Orac in his first post about Autism’s False Prophets by Dr. Paul Offit wondered at the book’s chapter 5. Chapter 5 is entitled “Mercury Rising” and is (quoting Orac) a ‘”straightforward and relatively uncritical recitation of the ‘science’ used by antivaccinationists to show that mercury causes autism.” Noting that he has “read and analyzed many of these studies and knowing that they are at best irrelevant and at worst rank pseudoscience” and that he found the chapter, with its uneditoralizing descriptions of studies by the likes of Mark and David Geier, Orac suggests that Offit’s presentation is meant to “show how the steady drumbeat of such studies can give the impression that there is scientific legitimacy to the question fo whether vaccines cause autism,” and the following chapter 6, “Mercury Falling,” indeed does so. But is there not an inherent danger in presenting the “science” of the anti-vaccinationists/pro-vaccine-safety advocates without immediately noting the shaky grounds for their claims?
As Offit noted in response in his 2nd post for the Science Blogs Book Club:
I wrote the chapters introducing Wakefield and thimerosal without providing any evidence to refute those theories because that was the way it played out in the press and to the public. I thought that this would give the reader a better sense of what really happened during the early stages of the controversy.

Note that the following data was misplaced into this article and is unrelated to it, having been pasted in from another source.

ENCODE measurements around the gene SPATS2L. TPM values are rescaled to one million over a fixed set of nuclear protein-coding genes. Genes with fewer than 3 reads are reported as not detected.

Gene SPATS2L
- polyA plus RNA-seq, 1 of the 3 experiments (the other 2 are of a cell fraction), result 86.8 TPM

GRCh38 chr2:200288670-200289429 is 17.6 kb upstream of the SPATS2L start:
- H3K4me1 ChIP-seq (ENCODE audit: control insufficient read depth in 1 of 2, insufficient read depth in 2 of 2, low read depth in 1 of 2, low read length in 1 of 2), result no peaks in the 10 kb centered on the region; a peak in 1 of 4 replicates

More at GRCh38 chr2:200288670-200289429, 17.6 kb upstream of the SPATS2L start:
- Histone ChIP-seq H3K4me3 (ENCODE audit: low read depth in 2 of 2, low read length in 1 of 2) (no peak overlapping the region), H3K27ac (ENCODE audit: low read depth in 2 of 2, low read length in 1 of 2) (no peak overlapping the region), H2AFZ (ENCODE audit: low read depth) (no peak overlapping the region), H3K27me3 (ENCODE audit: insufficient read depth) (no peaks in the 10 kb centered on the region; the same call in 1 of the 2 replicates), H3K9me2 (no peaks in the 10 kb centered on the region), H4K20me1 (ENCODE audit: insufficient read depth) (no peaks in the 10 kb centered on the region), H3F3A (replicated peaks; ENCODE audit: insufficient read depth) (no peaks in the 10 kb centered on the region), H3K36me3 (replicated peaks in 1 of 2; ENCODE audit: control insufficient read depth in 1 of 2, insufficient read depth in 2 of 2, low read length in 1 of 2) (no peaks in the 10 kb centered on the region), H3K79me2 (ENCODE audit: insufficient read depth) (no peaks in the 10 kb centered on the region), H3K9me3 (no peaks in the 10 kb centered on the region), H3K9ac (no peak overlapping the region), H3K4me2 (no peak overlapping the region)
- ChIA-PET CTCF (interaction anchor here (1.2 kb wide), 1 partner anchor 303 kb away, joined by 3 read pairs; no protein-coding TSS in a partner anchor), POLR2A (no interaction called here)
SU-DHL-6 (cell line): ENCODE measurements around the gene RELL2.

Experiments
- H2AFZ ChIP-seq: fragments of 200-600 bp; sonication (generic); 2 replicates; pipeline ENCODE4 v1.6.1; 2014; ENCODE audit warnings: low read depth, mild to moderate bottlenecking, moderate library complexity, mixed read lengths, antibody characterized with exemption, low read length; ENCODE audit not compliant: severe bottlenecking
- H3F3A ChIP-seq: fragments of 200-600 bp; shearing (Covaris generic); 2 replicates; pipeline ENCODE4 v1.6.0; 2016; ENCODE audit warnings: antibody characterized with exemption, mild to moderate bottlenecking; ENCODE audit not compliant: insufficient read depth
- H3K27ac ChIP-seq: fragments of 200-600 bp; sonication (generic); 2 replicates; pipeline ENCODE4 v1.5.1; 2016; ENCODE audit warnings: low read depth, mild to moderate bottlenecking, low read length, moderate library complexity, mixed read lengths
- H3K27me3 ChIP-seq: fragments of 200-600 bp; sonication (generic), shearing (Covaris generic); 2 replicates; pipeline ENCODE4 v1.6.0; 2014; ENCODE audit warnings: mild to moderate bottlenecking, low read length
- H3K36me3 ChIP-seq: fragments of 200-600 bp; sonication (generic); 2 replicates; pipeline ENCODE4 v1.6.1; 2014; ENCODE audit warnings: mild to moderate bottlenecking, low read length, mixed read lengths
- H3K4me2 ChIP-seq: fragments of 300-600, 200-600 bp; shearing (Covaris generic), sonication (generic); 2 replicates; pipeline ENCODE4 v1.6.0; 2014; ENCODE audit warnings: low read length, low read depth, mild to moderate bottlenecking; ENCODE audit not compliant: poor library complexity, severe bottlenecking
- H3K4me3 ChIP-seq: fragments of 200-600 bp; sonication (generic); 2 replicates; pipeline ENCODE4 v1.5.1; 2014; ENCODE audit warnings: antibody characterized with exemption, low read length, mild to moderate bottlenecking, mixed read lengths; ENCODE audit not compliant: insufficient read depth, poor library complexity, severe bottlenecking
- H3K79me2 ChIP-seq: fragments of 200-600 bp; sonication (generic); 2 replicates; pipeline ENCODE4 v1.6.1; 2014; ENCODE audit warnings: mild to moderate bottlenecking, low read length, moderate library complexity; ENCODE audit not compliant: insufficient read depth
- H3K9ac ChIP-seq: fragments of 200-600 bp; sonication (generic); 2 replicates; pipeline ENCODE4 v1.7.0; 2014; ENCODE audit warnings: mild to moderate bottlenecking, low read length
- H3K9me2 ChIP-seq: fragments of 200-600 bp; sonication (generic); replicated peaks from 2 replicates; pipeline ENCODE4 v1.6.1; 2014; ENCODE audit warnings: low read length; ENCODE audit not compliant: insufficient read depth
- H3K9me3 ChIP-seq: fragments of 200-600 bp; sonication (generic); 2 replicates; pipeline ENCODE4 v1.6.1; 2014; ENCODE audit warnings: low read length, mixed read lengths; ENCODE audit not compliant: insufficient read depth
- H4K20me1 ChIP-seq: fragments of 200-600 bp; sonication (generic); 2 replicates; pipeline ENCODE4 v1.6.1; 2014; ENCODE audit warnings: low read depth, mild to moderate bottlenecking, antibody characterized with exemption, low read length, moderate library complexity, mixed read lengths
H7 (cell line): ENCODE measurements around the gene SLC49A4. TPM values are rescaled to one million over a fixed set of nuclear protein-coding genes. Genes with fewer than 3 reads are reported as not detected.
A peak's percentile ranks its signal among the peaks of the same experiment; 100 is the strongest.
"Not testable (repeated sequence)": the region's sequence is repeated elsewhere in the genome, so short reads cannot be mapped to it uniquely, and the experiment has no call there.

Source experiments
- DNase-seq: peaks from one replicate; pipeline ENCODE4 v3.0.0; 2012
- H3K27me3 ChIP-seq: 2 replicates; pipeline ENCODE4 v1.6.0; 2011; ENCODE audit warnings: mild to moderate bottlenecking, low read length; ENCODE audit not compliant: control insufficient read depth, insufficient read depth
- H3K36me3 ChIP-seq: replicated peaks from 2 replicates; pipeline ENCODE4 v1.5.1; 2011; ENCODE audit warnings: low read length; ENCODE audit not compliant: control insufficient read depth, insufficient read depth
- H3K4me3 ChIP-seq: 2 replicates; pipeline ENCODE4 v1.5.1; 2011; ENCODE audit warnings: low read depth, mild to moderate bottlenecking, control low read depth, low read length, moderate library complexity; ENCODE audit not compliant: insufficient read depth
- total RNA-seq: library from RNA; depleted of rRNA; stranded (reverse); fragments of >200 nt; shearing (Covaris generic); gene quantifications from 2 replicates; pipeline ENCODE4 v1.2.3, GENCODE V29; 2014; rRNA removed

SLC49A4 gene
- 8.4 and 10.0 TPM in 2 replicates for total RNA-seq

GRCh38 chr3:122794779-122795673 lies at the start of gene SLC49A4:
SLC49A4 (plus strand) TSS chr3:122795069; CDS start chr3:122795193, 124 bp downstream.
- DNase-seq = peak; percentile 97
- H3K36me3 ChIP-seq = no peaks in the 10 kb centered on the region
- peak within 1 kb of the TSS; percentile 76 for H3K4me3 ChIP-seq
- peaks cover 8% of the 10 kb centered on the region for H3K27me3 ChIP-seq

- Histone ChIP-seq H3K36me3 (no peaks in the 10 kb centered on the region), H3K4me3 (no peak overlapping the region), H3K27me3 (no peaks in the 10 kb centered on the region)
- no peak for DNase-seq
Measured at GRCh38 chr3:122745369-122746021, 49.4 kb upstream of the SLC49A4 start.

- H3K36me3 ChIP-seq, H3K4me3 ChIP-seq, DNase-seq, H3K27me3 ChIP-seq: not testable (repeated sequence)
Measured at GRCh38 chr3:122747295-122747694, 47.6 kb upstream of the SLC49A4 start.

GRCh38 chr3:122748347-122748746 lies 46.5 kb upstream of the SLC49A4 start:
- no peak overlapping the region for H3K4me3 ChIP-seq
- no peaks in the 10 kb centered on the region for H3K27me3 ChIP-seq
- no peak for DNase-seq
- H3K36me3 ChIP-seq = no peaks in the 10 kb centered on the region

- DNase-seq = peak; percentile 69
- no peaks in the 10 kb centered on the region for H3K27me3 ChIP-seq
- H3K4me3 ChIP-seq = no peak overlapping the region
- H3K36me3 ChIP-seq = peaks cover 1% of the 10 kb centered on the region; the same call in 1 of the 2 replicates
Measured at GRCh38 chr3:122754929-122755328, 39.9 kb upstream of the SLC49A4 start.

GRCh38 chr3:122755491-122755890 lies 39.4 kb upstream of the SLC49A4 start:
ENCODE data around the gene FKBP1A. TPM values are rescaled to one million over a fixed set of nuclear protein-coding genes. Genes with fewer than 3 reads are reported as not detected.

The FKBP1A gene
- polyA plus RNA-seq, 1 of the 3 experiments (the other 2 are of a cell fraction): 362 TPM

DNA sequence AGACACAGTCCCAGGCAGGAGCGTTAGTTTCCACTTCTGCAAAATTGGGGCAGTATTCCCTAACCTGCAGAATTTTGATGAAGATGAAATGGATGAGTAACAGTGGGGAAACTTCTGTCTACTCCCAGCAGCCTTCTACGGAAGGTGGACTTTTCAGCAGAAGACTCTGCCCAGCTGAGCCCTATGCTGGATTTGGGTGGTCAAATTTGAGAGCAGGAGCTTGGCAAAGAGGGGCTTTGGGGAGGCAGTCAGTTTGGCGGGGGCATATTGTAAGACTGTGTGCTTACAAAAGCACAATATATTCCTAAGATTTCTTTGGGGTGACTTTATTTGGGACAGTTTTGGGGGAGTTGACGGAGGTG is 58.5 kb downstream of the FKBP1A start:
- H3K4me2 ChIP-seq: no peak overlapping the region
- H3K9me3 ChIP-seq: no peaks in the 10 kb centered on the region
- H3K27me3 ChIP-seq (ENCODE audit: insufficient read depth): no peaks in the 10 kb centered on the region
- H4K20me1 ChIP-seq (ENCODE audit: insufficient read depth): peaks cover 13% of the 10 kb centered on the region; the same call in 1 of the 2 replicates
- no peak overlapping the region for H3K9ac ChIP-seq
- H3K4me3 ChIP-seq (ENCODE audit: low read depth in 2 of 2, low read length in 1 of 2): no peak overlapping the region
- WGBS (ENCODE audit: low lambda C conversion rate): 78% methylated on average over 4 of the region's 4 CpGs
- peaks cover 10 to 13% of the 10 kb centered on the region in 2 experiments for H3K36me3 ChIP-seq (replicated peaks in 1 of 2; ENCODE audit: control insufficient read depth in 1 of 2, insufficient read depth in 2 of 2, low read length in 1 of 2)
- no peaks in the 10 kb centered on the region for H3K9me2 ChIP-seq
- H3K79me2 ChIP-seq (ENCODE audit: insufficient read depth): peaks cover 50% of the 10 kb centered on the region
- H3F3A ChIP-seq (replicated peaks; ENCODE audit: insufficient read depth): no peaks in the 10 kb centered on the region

When I first reviewed the book’s Table of Contents, my eye was drawn to chaptesr 5, 6, and also 7 (“Behind the Mercury Curtain,” which features Neurodiversity.com blogger Kathleen Seidel) for the use of the word “mercury” in their titles These three chapters form a unit—call it the rise and fall of the Mercury Curtain, if you like—in the three-part structured of the book (noted by Orac). Chapter 5, “Mercury Rising,” introduces a cast of characters who constitute the guiding lights in the charge that vaccines can be linked to autism: Lyn Redwood and Sallie Bernard of Safe Minds; the Geiers, father Mark and son David, and their ever-growing arsenal of studies in favor of a vaccine-autism link; Generation Rescue founder J.B. Handley; psychology professor and author Simon Baron-Cohen; Boyd Haley and Richard Deth, a chemistry profesror and biochemistry professor, respectively, who have done research in support of a mercury-autism connection; Mady Hornig, a Columbia University researcher who (in the words of Offit) “believed she had made mice autistic” using thimerosal (p. 90); Thomas Verstraeten, a CDC researcher who conducted a study of the Vaccine Safety DataLink (VDS) that became the subject of more than a little dispute; environmentalist Robert F. Kennedy; David Kirby, whose 2005 book Evidence of Harm: Mercury in Vaccines and the Autism Epidemic: A Medical Controversy became a sine qua non read for all of those mentioned in this paragraph.
Orac’s first book club post has more details on all of these characters and characters they—or some of them—were to become in a Hollywood movie. As Offit notes at the end of “Mercury Rising,” this was to be the plot, per Kirby’s website:
“When their children descend into the frightening world of autism a group of parents discover a disturbing link between thimerosal, a mercury-based preservative found in vaccines, and the steady rise in autism. One tenacious mother, Lyn Redwood, risks her family to battle the FDA, CDC, and the American government, despite efforts from pharmaceutical companies and government officials to suppress evidence and prevent parents from gaining restitution for their children’s conditions.” (p. 105)